Theatre requires the hands and minds of multitudes of students, ranging from actresses to lighting designers to set designers. One student who helps the stage come to life is senior Sophie Click.
Click is from Los Alamos, N.M. and came to Knox for its theatre program. She’s a chemistry major with a minor in theatrical design and technology.
In her first couple of years at Knox, Click focused on lighting design rather than set design. It wasn’t until senior Niki Acton approached her last fall term to design the set for her show, “Crumble,” that Click began to start her work with set design. She had five weeks to design the set, which consisted of a kitchen, living room and bedroom.
Click says the experience was one of the most stressful things she has done at Knox. There were several obstacles, such as working around the mainstage production being produced in Studio Theatre and thus having to drag powertools into the greenroom in order to use them.
“One night I came home and I ran my hands through my hair, and I found a chunk of wood; I hit my head on something during the course of that day and just hadn’t noticed, and I was like, ‘The stress is real, the stress is very real,’” she said.
Click recently worked on Acton’s honors project, a show titled “The Lost Girls.” She says it was in her top two favorite shows that she’s worked on at Knox. The other one was “The Devil is Bored” by Alyssa Gill ‘14.
On “Lost Girls,” Click said, “All of the actresses are phenomenal, the directing was phenomenal, the writing is phenomenal, every element of this show was to the nines. There’s something really rewarding about working with a group of exceptional people who know how to do their stuff.”
For this show, Click worked with a technical director, senior Nick Chapin, and a co-scenic designer, junior Danielle Freeman. Chapin built most of the set. Click said that one designer built the set in the past, several different people help with the design and building of a set recently.
All the designers met at the end of spring term to discuss their ideas for the show and make sure they all were on the same page. This is when Click started to flesh out her ideas for the set. “I was sitting there listening to Niki talk about “The Lost Girls” and what kind of show she wanted it to be, and suddenly I had this mental image of the layout of the stage in my head, and I sketched out the shape I was seeing, and it had all these angular, not very regular lines, and there wasn’t a single ninety degree angle in it. That’s where it kind of started,” she said.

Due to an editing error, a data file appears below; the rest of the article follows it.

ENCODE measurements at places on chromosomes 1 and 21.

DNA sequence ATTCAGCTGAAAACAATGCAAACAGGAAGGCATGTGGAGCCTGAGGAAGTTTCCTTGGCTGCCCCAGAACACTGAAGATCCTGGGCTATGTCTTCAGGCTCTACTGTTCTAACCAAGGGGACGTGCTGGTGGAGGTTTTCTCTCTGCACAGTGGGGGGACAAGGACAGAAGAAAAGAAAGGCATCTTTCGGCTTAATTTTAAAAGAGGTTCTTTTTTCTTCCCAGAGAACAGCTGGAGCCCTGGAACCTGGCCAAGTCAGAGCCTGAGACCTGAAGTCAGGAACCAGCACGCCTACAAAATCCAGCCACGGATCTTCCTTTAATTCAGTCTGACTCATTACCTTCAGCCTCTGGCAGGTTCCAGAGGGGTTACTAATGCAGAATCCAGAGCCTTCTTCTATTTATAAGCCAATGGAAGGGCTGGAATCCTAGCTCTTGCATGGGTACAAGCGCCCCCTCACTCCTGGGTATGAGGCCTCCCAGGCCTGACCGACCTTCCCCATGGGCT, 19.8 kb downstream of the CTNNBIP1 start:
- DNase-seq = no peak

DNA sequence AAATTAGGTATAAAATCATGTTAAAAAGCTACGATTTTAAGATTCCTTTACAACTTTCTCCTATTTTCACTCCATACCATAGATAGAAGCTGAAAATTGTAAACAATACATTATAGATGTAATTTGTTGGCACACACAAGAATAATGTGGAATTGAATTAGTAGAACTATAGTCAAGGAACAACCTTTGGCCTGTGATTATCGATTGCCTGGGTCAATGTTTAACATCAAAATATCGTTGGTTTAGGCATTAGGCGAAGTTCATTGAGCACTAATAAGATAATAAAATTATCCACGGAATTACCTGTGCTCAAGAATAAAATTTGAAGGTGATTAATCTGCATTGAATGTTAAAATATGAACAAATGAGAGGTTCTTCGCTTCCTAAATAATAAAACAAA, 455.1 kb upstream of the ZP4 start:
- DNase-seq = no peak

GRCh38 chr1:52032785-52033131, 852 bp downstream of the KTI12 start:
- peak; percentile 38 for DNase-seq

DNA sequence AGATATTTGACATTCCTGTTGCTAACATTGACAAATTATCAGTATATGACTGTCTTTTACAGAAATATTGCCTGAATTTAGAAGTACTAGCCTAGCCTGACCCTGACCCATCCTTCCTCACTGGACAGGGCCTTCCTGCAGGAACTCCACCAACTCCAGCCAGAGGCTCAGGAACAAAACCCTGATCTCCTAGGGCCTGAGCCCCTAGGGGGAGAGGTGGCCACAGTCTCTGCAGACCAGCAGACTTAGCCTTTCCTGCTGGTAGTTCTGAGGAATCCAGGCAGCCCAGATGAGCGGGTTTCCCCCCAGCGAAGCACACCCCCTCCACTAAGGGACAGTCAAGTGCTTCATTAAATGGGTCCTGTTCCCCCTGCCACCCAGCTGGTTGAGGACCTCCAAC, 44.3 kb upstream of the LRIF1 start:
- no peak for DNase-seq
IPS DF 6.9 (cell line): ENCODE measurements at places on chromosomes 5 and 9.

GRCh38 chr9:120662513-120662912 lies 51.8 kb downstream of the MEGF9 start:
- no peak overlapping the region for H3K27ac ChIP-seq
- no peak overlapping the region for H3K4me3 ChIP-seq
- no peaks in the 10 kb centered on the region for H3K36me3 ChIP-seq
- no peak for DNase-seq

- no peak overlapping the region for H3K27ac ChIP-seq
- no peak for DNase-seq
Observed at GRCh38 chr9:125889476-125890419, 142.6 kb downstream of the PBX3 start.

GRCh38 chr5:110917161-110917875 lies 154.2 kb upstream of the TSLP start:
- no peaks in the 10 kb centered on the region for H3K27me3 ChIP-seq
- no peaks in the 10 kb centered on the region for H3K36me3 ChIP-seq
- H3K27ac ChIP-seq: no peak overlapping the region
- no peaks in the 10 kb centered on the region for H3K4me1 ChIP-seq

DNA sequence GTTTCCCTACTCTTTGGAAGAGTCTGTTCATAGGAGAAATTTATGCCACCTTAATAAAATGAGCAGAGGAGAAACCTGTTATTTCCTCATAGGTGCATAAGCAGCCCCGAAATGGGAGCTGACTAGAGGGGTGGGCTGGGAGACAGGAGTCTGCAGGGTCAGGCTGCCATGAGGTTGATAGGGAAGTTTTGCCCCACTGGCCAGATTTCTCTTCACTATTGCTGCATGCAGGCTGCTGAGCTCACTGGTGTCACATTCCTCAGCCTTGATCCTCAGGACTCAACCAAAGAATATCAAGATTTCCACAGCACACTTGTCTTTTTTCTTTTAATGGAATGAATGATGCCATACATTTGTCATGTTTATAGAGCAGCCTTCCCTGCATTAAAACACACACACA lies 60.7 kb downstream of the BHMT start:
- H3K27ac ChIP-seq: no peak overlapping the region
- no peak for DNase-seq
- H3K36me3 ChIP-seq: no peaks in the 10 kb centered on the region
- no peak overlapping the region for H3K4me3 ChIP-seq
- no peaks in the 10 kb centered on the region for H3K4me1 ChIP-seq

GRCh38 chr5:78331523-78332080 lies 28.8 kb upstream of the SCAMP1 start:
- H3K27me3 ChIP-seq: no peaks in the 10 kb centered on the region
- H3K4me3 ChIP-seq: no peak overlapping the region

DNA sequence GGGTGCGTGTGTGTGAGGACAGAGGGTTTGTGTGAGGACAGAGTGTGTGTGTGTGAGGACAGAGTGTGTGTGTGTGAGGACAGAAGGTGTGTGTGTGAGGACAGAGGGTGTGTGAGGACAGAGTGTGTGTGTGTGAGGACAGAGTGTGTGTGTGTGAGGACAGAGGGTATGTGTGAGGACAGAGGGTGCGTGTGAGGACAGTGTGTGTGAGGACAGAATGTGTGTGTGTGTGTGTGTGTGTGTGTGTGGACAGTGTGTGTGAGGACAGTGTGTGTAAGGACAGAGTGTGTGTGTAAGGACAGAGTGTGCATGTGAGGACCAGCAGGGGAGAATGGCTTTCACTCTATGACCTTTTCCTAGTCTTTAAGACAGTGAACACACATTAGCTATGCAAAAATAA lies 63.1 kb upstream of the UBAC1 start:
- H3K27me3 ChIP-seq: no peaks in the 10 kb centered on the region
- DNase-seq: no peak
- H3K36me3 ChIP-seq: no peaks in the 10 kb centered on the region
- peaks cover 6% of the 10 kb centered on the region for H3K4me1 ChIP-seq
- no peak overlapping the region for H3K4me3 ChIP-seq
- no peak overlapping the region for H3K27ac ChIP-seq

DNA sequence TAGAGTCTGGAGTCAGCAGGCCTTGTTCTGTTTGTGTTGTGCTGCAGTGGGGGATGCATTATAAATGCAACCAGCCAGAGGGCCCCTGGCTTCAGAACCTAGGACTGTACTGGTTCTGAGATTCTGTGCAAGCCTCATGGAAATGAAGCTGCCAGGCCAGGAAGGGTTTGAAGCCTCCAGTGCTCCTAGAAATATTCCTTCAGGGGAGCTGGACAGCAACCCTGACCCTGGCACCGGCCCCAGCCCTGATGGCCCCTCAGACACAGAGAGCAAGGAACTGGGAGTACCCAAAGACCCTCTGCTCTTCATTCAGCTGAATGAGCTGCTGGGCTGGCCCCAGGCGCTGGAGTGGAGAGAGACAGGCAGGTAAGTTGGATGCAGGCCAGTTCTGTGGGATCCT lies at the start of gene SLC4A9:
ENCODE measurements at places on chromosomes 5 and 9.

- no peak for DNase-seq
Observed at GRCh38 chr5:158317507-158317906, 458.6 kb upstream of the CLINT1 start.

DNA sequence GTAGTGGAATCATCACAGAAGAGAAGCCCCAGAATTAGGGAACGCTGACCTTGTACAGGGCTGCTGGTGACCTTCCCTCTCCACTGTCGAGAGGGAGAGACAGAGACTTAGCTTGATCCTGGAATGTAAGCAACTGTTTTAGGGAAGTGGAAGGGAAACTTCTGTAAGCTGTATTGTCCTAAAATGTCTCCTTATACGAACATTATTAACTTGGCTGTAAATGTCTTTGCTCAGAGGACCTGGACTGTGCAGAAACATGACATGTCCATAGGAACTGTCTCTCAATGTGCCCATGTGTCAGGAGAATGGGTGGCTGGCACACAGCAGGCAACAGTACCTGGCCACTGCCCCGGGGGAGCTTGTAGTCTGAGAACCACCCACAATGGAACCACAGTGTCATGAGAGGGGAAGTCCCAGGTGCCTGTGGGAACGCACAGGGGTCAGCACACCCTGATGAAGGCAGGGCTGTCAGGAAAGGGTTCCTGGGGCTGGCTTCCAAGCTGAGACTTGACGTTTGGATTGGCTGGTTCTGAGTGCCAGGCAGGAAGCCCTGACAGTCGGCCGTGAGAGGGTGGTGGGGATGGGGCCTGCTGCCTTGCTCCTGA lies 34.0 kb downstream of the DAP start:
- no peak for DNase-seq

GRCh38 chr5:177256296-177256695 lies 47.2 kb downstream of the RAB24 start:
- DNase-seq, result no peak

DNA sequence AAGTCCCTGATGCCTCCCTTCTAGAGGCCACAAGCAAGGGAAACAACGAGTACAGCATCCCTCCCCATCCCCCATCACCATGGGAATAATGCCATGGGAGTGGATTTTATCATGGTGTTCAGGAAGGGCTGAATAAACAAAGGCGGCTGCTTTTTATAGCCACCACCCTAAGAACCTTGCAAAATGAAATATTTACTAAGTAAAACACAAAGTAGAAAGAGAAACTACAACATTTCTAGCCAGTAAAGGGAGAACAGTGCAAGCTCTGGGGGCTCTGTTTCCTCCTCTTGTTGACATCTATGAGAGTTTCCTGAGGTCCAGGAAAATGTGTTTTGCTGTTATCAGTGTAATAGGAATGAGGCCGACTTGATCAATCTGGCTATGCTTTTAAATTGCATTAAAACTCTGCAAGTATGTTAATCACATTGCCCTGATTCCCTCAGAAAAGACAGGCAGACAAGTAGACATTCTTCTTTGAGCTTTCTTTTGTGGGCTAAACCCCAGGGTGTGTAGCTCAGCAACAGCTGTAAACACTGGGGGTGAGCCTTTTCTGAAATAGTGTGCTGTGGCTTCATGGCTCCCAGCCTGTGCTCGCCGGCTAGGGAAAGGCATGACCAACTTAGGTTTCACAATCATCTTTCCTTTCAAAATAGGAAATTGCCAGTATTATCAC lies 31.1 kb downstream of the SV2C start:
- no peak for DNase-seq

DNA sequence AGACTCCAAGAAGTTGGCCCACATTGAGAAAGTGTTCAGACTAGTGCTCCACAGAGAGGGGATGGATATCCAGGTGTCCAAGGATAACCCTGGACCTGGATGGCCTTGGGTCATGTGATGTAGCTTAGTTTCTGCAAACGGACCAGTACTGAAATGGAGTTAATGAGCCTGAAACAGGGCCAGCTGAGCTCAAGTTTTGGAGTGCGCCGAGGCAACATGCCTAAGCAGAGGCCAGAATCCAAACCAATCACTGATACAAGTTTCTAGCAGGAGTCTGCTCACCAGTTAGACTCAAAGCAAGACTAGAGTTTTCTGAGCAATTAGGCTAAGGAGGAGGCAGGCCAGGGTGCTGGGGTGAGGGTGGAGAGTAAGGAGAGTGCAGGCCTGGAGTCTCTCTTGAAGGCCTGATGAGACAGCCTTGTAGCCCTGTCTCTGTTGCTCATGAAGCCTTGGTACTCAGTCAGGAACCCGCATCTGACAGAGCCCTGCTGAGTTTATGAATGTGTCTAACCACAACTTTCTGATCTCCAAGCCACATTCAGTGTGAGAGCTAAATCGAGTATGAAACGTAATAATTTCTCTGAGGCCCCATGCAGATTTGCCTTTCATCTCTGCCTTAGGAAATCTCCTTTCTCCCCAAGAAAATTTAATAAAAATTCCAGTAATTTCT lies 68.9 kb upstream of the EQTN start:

The design for this production was heavily influenced by the mood and theme of the show. Acton described the play to the designers as, “A dream at the edge of a nightmare,” and as a result, Click designed a set that looked like a home, yet with odd qualities that showed the audience that something was a little off.
“The organization is there, but it’s also very messy. The walls are crumbling in. I originally gravitated toward this idea that the furthest upstage parts of the set were the most normal, and the furthest downstage parts of the set were the nightmare parts, so there was this teetering edge of nightmare and reality,” Click said.
Click admires the theatre department and its collaborative nature, specifically how it brings students together to work toward a common goal. For her, there is no other department on campus that works in this way.
“What honors project in any other department would involve 20 students?” she said.
While Click is passionate about theatre, she has no intentions of continuing in the field as a career or in the future. She plans on getting her PhD in chemistry and pursuing research in nanochemistry. Her ultimate goal for the future is to eventually become a high school chemistry teacher.
Yet Click reflected that every trimester at Knox has been influenced by the theatre department. From her friends to her work, it’s shaped her college experience.
“I just can’t even imagine my life at Knox without theatre,” she said.